Those are the key conclusions of a new report by the industry group WIRES, which identifies the most effective technical, commercial, and regulatory practices for integrating “locationally-constrained” wind, solar, biomass, clean coal and other generation sources into the grid. WIRES – the Washington-based Working Group for Investment in Reliable and Economic Electric Systems – promotes investment in the grid and provides information about transmission to state and federal policymakers.
The study, titled, "Integrating Locationally-Constrained Resources Into Transmission Systems: A Survey of U.S. Practices," is available on the WIRES Web site at www.wiresgroup.com and www.wiresgroup.com/resources/industry_reports/WIRES_Report_LCR.pdf
“Our national transmission system's key challenges include interconnecting and operationally integrating the clean and often volatile generation resources needed to comply with potential climate change legislation and renewable portfolio standards,” said Will Kaul of Great River Energy and President of WIRES.
“The amount of power provided today by wind, solar and other clean resources is relatively small compared with what eventually must come on line to drastically reduce carbon emissions. We must link these resources – and the places with favorable geology for carbon sequestration – to large population centers that demand cleaner electricity,” Kaul said.
Widespread use of renewable energy is complicated by its locational constraints and operating characteristics, said Paul McCoy of Trans-Elect Development, WIRES' Vice President and principal supervisor of the report. “The wind doesn't always blow; the sun doesn't always shine. But we can harness these resources for the public good as a valuable part of the generation mix if we invest in additional transmission facilities.”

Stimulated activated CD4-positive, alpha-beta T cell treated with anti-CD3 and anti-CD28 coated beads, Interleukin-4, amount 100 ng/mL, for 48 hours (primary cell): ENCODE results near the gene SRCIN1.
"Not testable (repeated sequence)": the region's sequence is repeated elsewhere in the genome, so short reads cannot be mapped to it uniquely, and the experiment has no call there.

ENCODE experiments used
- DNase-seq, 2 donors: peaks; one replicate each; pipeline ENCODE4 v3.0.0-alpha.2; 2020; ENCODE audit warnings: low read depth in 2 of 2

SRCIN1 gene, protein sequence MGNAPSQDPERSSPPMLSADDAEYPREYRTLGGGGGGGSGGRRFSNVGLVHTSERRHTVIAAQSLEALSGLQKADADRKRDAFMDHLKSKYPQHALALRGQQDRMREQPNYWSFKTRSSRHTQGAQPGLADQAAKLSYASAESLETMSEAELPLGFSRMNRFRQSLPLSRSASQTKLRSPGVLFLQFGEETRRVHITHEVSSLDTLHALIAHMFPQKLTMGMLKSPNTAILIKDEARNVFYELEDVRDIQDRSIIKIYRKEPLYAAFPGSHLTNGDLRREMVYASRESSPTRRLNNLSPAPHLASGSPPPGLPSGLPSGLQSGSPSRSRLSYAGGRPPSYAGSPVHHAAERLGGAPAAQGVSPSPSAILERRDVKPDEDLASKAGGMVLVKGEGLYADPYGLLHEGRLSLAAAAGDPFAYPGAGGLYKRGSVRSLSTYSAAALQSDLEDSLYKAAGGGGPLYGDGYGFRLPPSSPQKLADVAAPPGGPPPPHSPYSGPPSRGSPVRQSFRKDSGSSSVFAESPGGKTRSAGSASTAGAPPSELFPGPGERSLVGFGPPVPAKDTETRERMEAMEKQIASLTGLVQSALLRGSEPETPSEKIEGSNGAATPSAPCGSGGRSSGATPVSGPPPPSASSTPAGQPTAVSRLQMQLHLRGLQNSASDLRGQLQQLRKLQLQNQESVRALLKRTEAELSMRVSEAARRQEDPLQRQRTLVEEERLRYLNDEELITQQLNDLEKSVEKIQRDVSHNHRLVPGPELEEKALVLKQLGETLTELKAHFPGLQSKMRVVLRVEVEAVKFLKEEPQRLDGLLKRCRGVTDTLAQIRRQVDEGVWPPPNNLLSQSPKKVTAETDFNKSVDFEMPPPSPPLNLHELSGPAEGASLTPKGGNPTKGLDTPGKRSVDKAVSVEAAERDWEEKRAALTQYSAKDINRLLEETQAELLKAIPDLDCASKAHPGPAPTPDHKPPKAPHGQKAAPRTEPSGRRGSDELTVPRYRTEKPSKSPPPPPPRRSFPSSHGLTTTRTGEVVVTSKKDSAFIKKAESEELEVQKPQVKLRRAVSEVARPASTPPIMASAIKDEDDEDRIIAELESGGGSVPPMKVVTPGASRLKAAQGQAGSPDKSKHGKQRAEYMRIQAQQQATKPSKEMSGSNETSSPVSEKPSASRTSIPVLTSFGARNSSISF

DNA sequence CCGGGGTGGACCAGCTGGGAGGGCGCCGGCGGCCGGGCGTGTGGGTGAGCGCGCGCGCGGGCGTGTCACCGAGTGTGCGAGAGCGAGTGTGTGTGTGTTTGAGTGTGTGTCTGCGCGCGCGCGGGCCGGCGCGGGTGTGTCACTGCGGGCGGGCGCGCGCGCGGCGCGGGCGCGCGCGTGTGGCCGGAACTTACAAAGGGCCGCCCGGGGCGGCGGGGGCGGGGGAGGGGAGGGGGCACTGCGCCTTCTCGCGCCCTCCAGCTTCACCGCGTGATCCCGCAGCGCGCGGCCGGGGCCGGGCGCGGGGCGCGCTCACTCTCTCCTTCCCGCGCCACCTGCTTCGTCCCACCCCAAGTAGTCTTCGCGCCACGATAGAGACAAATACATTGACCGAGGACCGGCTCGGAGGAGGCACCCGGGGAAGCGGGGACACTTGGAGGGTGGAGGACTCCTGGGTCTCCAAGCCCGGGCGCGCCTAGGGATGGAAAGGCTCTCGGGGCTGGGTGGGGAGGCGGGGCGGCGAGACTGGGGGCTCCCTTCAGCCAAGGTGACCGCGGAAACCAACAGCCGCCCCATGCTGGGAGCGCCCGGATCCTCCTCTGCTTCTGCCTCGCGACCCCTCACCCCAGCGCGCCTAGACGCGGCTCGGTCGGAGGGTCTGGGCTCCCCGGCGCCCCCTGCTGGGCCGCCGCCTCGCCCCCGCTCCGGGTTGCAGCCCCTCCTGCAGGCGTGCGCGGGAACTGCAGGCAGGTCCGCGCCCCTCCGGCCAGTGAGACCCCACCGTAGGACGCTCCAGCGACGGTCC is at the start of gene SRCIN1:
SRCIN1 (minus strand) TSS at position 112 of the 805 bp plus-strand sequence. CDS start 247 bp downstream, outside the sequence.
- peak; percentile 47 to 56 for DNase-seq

The report – which was prepared for WIRES by CRA International of Boston – details a first-of-its-kind survey of practices that will facilitate clean energy's integration into the electric system. It addresses investment priorities, planning, operational and regulator issues, and rate and tax matters.
Among other positive developments, the report found:
“We need major strengthening and expansion of the existing grid,” McCoy said. “We hope this analysis will awaken policymakers to the difficulties the industry is addressing -- often with success, but sometimes with great frustration.”
WIRES has concluded in the Preface of the report that a strong regional planning regime is critical, wind forecasting and regional aggregation of intermittent resources result in highly reliable power, cost allocation and cost recovery should be made less uncertain, and queue reform processes are promising and should be accelerated.
WIRES is a non-profit trade association of transmission providers, customers, and equipment and service companies formed to promote investment in electric transmission and progressive State and Federal policies that advance energy markets, economic efficiency, and consumer and environmental benefits through development of electric power infrastructure.
For more information, visit www.wiresgroup.com or contact Jim Hoecker at 202-378-2300.